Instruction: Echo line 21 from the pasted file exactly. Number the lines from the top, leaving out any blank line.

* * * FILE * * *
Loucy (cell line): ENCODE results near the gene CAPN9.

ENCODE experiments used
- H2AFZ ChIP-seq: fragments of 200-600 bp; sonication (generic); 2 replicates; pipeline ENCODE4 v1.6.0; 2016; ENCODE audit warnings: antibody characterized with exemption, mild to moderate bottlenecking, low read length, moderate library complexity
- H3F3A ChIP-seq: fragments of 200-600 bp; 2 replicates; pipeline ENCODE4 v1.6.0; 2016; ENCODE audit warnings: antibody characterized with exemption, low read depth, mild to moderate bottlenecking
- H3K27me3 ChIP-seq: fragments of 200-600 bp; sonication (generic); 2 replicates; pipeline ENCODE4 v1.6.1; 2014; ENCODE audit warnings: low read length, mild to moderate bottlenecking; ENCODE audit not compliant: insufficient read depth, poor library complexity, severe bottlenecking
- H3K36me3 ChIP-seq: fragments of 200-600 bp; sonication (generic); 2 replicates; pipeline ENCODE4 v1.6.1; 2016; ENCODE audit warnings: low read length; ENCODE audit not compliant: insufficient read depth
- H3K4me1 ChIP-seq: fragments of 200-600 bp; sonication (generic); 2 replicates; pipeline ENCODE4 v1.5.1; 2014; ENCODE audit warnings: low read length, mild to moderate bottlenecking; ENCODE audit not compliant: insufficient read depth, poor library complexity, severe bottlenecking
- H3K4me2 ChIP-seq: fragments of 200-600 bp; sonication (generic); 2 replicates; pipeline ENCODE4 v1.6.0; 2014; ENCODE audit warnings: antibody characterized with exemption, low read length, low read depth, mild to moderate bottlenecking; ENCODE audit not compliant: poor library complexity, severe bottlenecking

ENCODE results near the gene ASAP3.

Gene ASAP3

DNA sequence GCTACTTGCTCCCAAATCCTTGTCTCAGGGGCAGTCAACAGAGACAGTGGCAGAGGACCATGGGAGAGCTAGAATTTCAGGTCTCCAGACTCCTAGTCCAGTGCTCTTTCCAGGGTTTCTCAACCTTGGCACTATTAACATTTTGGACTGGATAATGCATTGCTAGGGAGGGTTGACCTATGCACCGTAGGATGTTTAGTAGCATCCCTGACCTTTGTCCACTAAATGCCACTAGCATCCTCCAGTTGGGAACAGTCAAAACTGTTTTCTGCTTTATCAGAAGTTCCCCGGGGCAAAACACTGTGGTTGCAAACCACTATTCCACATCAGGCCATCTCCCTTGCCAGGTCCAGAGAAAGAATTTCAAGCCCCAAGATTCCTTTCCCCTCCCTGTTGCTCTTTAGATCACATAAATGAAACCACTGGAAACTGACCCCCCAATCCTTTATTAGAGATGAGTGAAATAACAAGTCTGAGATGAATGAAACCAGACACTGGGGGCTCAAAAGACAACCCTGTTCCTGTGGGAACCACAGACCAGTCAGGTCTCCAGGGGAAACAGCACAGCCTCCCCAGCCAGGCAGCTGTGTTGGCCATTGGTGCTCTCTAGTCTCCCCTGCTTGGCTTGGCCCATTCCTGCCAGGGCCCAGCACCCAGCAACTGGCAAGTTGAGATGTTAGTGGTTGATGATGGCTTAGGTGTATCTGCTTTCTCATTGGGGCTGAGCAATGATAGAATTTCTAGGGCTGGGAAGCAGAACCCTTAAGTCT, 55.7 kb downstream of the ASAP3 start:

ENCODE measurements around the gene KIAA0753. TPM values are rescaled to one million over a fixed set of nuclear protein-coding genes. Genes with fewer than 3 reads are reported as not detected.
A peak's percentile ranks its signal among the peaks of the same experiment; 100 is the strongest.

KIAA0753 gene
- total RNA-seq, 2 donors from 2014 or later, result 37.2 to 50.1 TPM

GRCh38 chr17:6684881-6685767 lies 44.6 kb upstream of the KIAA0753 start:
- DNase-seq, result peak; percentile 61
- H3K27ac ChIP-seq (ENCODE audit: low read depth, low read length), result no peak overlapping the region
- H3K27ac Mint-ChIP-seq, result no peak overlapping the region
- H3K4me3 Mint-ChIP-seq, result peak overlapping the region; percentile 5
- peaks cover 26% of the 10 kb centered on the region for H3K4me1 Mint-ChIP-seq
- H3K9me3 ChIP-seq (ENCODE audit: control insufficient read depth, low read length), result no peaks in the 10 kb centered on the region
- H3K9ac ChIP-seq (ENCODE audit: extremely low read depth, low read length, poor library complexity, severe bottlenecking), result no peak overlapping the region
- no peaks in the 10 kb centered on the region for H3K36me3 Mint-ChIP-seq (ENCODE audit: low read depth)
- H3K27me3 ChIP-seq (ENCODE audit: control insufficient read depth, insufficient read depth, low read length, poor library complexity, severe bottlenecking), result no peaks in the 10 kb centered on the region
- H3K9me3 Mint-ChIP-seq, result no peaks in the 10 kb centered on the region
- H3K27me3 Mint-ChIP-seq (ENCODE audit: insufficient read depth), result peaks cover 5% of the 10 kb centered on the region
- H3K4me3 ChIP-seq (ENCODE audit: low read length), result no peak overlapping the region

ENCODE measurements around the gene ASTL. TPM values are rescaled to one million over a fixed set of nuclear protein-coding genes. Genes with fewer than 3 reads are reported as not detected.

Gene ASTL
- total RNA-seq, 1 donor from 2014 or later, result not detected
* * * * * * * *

- peaks cover 26% of the 10 kb centered on the region for H3K4me1 Mint-ChIP-seq